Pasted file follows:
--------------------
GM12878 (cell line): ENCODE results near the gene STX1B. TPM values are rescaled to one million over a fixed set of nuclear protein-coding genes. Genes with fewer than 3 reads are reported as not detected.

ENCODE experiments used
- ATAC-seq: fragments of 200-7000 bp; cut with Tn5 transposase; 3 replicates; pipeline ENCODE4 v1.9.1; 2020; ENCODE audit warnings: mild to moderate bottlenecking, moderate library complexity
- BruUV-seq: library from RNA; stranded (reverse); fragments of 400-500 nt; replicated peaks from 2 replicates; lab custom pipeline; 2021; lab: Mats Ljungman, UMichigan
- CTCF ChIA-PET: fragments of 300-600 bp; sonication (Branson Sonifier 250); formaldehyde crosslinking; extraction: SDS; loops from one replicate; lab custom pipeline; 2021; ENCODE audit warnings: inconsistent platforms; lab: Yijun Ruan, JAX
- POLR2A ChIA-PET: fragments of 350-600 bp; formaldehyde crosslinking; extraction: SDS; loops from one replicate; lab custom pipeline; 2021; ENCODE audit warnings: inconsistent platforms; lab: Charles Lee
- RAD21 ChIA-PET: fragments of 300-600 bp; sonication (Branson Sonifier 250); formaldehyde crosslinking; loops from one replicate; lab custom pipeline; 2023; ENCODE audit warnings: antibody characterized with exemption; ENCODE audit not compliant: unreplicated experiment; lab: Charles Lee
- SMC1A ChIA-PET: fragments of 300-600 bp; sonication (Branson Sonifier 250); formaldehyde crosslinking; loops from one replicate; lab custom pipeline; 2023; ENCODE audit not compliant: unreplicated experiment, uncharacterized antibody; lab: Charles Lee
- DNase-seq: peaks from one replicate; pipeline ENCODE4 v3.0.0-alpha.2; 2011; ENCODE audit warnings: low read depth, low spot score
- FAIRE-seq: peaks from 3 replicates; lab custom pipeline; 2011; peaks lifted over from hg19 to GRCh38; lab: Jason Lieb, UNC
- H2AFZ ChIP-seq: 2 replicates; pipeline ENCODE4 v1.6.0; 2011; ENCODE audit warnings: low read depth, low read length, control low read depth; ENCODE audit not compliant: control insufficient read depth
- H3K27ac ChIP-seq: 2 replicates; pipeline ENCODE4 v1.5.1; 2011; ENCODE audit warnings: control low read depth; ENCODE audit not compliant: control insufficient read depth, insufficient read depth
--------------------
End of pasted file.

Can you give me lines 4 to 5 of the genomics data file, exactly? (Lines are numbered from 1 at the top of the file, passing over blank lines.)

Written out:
- BruUV-seq: library from RNA; stranded (reverse); fragments of 400-500 nt; replicated peaks from 2 replicates; lab custom pipeline; 2021; lab: Mats Ljungman, UMichigan
- CTCF ChIA-PET: fragments of 300-600 bp; sonication (Branson Sonifier 250); formaldehyde crosslinking; extraction: SDS; loops from one replicate; lab custom pipeline; 2021; ENCODE audit warnings: inconsistent platforms; lab: Yijun Ruan, JAX